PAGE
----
Huw Llwyd And His Magical Books





The story, as it has reached our days, is as follows:--It is said that

Huw Llwyd had two daughters; one of an inquisitive turn of mind, like

himself, while the other resembled her mother, and cared not for books.

On his death bed he called his learned daughter to his side, and directed

her to take his books on the dark science, and throw them into a pool,

which he named, from the bridge that spanned the river. The girl went to

Llyn Pont Rhyd-ddu with the books, and stood on the bridge, watching the

whirlpool beneath, but she could not persuade herself to throw them over,

and thus destroy her father's precious treasures. So she determined to

tell him a falsehood, and say that she had cast them into the river. On

her return home her father asked her whether she had thrown the books

into the pool, and on receiving an answer in the affirmative, he,

inquiring whether she had seen anything strange when the books reached

the river, was informed that she had seen nothing. Then, said he, you

have not complied with my request. I cannot die until the books are

thrown into the pool. She took the books a second time to the river,

and now, very reluctantly, she hurled them into the pool, and watched

their descent. They had not reached the water before two hands appeared,

stretched upward, out of the pool, and these hands caught the books

before they touched the water and, clutching them carefully, both the

books and the hands disappeared beneath the waters. She went home

immediately, and again appeared before her father, and in answer to his

question, she related what had occurred. Now, said he, I know you

have thrown them in, and I can now die in peace, which he forthwith did.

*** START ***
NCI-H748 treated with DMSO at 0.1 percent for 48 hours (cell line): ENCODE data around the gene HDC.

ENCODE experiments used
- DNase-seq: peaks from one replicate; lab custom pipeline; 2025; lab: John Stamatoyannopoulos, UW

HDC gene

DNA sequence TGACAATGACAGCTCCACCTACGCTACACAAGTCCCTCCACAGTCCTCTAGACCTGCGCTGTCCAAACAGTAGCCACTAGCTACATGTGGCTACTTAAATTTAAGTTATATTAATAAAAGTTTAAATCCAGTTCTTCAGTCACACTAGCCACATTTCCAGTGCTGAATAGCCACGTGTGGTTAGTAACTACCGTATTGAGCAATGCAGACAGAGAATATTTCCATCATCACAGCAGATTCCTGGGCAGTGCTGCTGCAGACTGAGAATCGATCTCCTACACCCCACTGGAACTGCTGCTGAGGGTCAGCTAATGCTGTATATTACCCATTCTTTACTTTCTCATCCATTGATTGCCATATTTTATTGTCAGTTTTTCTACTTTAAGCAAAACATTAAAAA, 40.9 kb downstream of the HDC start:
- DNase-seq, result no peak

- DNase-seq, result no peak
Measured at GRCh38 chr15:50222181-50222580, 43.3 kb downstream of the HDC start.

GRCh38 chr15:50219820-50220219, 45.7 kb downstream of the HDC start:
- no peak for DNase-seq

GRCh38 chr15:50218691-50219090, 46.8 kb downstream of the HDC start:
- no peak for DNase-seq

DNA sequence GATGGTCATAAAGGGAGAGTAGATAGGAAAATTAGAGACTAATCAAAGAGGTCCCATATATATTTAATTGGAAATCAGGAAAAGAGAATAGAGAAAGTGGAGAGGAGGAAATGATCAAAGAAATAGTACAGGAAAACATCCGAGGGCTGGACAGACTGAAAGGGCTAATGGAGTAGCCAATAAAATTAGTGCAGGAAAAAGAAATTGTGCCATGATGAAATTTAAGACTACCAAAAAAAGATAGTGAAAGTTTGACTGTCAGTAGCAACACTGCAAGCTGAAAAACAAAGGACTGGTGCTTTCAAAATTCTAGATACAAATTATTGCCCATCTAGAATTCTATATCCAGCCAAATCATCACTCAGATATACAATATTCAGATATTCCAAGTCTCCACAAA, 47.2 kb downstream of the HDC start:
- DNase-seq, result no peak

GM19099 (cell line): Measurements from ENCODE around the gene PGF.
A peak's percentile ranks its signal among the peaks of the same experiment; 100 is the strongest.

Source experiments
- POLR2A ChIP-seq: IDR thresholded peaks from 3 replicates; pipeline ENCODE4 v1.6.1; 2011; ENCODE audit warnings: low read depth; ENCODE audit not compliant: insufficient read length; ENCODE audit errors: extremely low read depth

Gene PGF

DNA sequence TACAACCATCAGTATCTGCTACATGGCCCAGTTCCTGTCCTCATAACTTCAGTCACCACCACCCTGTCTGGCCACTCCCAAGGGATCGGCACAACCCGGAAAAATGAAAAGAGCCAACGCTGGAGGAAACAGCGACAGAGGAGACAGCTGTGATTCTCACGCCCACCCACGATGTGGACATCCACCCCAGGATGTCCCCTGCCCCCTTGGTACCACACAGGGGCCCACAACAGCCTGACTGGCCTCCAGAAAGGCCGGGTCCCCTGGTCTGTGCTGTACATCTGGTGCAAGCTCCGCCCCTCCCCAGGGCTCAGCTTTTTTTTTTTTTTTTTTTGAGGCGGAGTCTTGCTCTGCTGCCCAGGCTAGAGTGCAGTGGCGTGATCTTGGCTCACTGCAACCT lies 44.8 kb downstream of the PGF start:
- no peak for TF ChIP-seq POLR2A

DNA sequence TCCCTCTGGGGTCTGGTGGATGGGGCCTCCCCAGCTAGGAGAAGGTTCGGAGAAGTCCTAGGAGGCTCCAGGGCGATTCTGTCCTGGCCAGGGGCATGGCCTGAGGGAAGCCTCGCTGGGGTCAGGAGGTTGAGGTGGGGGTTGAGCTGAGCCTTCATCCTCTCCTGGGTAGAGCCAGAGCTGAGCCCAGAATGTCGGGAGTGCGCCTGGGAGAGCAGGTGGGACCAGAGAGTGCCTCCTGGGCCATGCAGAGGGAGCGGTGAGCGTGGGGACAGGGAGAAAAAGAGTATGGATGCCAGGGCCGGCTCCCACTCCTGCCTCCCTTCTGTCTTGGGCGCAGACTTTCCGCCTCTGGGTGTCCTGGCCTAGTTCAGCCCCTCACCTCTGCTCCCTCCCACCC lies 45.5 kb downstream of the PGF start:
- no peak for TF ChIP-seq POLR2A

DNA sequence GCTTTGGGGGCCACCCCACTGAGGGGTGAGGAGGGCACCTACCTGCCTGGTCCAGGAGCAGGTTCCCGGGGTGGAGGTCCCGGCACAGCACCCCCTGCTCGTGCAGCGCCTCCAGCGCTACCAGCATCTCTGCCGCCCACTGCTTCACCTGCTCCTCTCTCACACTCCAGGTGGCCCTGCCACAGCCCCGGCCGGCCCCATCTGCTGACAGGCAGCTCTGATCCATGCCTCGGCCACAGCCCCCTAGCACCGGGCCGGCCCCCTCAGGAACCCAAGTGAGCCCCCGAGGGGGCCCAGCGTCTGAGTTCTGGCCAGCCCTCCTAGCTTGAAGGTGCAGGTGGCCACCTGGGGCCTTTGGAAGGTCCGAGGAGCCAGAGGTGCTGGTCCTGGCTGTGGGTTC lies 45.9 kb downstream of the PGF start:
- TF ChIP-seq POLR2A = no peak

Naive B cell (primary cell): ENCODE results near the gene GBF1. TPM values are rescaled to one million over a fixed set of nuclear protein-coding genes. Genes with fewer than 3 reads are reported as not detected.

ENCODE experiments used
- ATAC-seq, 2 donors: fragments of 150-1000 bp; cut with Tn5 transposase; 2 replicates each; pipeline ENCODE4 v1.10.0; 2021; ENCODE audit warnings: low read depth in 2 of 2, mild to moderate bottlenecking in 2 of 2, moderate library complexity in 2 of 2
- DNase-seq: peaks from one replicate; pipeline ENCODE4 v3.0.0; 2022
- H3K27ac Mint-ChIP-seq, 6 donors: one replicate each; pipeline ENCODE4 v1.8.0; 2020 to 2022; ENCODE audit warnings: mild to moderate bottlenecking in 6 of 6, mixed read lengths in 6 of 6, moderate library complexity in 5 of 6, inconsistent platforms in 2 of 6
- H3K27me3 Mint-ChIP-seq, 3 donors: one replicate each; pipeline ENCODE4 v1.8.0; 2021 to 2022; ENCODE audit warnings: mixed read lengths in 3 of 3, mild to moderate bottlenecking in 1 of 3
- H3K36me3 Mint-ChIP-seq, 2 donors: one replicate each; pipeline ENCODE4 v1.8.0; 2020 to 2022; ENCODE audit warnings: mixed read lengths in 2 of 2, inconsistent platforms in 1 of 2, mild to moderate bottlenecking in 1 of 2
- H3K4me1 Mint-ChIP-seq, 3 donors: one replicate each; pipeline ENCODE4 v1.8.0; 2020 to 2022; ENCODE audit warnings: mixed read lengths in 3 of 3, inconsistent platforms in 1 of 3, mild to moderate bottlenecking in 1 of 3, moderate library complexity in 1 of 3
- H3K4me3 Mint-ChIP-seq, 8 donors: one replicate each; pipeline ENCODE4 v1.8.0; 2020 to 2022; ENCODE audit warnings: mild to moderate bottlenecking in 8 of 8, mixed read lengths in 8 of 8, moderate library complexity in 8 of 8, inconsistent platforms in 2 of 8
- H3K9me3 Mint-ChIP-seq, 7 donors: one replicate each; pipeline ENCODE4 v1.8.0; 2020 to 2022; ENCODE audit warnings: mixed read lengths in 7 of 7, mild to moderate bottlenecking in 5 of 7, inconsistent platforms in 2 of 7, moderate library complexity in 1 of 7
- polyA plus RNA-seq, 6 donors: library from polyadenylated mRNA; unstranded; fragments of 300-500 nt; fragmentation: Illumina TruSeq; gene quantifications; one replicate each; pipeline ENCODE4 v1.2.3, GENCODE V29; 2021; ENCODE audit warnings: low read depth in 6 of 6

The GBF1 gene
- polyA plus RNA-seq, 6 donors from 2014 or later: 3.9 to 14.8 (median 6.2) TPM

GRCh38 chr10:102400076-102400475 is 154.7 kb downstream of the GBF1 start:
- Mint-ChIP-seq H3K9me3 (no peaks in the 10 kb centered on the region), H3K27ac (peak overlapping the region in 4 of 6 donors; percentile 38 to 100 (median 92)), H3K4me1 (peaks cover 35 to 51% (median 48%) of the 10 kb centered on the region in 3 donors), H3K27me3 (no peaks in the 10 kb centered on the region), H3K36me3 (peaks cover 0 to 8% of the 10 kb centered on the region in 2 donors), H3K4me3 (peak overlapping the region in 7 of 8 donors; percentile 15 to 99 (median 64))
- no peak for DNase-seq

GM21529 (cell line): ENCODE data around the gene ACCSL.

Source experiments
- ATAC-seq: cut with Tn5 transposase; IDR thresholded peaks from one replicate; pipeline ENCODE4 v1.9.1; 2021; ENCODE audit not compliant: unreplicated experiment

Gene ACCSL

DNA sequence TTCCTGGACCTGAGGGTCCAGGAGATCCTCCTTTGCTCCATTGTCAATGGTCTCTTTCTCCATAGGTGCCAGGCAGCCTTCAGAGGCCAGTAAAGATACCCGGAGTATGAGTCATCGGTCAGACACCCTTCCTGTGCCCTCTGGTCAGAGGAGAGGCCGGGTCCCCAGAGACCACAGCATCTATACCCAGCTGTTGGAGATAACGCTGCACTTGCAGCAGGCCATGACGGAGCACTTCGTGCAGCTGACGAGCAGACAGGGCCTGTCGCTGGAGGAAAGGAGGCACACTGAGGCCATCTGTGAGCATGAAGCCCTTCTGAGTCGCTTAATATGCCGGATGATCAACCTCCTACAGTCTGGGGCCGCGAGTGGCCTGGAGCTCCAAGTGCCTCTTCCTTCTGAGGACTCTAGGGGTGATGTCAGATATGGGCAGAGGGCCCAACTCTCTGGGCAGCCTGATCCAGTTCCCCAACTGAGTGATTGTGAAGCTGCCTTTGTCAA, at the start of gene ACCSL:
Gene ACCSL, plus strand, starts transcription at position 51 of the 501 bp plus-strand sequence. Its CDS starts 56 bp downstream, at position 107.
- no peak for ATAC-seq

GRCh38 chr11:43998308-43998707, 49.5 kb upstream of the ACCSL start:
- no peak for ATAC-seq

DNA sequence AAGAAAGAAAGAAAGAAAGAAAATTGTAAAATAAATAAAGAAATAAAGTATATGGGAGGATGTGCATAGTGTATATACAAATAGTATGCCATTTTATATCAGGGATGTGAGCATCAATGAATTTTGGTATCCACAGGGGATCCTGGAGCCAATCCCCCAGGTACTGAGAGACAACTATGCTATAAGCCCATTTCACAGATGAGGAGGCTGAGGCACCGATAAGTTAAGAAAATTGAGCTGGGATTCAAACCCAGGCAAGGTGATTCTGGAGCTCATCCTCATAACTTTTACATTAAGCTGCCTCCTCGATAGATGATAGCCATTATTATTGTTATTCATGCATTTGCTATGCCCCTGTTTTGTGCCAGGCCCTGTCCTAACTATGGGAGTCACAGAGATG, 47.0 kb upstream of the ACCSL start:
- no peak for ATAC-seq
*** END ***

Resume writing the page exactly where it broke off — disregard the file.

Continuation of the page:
3. Hereditary conjurors, or charmers, were thought to be beneficial to

society. They were charmers rather than conjurors. In this category is

to be reckoned:--



(a) The seventh son of a family of sons, born the one after the other.



(b) The seventh daughter in a family of daughters, born in succession,

without a brother between. This person could undo spells and curses, but

she could not herself curse others.



(c) The descendants of a person, who had eaten eagles' flesh could, for

nine generations, charm for the shingles, or, as it is called in Welsh,

Swyno'r 'Ryri.



Conjurors were formerly quite common in Wales; when I say common, I mean

that there was no difficulty in obtaining their aid when required, and

they were within easy reach of those who wished to consult them. Some

became more celebrated than others, and consequently their services were

in greater requisition; but it may be said, that each district had its

wise man.



The office of the conjuror was to counteract the machinations of witches,

and to deliver people from their spells. They were looked upon as the

natural enemies of witches. Instances have already been given of this

antagonism.



But conjurors could act on their own account, and if they did not show

the same spiteful nature as witches, they, nevertheless, were credited

with possessing great and dangerous power. They dealt freely in charms

and spells, and obtained large sums of money for their talismanic papers.

They could, it was believed, by their incantations reveal the future, and

oblige light-fingered people to restore the things they had stolen.



Even a fishing rod made by a conjuror was sure to bring luck to the

fisherman. Lovers and haters alike resorted to the wise man to attain

through his aid their object.



There were but few, if any, matters beyond their comprehension, and hence

the almost unbounded confidence placed in these impostors by the

superstitious and credulous.



Strange as it may seem, even in this century there are many who still

consult these deceivers, but more of this by and by.



I will now relate a few tales of the doings of these conjurors, and from

them the reader can infer how baneful their influence was upon the rustic

population of Wales.





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